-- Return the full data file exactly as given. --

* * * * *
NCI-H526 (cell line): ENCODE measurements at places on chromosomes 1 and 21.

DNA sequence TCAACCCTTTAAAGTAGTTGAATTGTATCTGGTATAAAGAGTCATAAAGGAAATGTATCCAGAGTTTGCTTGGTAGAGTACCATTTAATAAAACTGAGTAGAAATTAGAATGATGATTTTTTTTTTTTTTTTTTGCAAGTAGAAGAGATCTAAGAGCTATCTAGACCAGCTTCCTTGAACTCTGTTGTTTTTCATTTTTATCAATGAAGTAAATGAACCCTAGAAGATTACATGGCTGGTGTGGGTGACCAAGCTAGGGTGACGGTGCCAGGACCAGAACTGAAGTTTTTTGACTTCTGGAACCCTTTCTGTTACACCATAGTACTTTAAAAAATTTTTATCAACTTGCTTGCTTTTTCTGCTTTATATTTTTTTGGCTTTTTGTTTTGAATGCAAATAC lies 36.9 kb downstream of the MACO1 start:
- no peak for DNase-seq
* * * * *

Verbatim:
NCI-H526 (cell line): ENCODE measurements at places on chromosomes 1 and 21.

DNA sequence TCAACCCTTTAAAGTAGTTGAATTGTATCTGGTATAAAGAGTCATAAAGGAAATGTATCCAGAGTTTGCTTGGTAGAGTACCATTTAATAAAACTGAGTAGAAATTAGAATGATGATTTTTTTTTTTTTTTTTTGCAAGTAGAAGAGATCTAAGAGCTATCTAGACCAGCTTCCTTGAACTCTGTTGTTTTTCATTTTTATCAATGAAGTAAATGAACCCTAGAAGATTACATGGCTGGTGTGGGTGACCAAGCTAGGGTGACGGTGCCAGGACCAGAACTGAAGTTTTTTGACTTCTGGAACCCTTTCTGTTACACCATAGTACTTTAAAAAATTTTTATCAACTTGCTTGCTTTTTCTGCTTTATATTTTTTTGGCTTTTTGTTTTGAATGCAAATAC lies 36.9 kb downstream of the MACO1 start:
- no peak for DNase-seq